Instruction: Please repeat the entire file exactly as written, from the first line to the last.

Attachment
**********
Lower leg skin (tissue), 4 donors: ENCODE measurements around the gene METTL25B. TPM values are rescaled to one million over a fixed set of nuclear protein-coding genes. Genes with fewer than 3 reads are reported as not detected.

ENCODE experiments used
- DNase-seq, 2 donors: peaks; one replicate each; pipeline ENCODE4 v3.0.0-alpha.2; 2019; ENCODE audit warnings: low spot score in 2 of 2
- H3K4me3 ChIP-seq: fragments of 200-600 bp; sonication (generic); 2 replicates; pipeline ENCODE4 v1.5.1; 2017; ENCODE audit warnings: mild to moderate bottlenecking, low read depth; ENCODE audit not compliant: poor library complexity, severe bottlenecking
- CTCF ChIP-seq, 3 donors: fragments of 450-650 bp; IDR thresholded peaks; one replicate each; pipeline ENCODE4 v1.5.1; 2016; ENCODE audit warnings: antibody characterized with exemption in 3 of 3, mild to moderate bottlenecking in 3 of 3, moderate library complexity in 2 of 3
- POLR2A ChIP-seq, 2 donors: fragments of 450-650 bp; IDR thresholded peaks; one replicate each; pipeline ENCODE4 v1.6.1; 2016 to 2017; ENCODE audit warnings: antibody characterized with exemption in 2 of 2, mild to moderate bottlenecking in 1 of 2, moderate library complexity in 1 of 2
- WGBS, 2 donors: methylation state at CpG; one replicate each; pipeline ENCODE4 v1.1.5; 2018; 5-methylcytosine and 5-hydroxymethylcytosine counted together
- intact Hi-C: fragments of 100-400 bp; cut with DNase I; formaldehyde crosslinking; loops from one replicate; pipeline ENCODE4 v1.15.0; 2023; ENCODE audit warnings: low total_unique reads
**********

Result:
Lower leg skin (tissue), 4 donors: ENCODE measurements around the gene METTL25B. TPM values are rescaled to one million over a fixed set of nuclear protein-coding genes. Genes with fewer than 3 reads are reported as not detected.

ENCODE experiments used
- DNase-seq, 2 donors: peaks; one replicate each; pipeline ENCODE4 v3.0.0-alpha.2; 2019; ENCODE audit warnings: low spot score in 2 of 2
- H3K4me3 ChIP-seq: fragments of 200-600 bp; sonication (generic); 2 replicates; pipeline ENCODE4 v1.5.1; 2017; ENCODE audit warnings: mild to moderate bottlenecking, low read depth; ENCODE audit not compliant: poor library complexity, severe bottlenecking
- CTCF ChIP-seq, 3 donors: fragments of 450-650 bp; IDR thresholded peaks; one replicate each; pipeline ENCODE4 v1.5.1; 2016; ENCODE audit warnings: antibody characterized with exemption in 3 of 3, mild to moderate bottlenecking in 3 of 3, moderate library complexity in 2 of 3
- POLR2A ChIP-seq, 2 donors: fragments of 450-650 bp; IDR thresholded peaks; one replicate each; pipeline ENCODE4 v1.6.1; 2016 to 2017; ENCODE audit warnings: antibody characterized with exemption in 2 of 2, mild to moderate bottlenecking in 1 of 2, moderate library complexity in 1 of 2
- WGBS, 2 donors: methylation state at CpG; one replicate each; pipeline ENCODE4 v1.1.5; 2018; 5-methylcytosine and 5-hydroxymethylcytosine counted together
- intact Hi-C: fragments of 100-400 bp; cut with DNase I; formaldehyde crosslinking; loops from one replicate; pipeline ENCODE4 v1.15.0; 2023; ENCODE audit warnings: low total_unique reads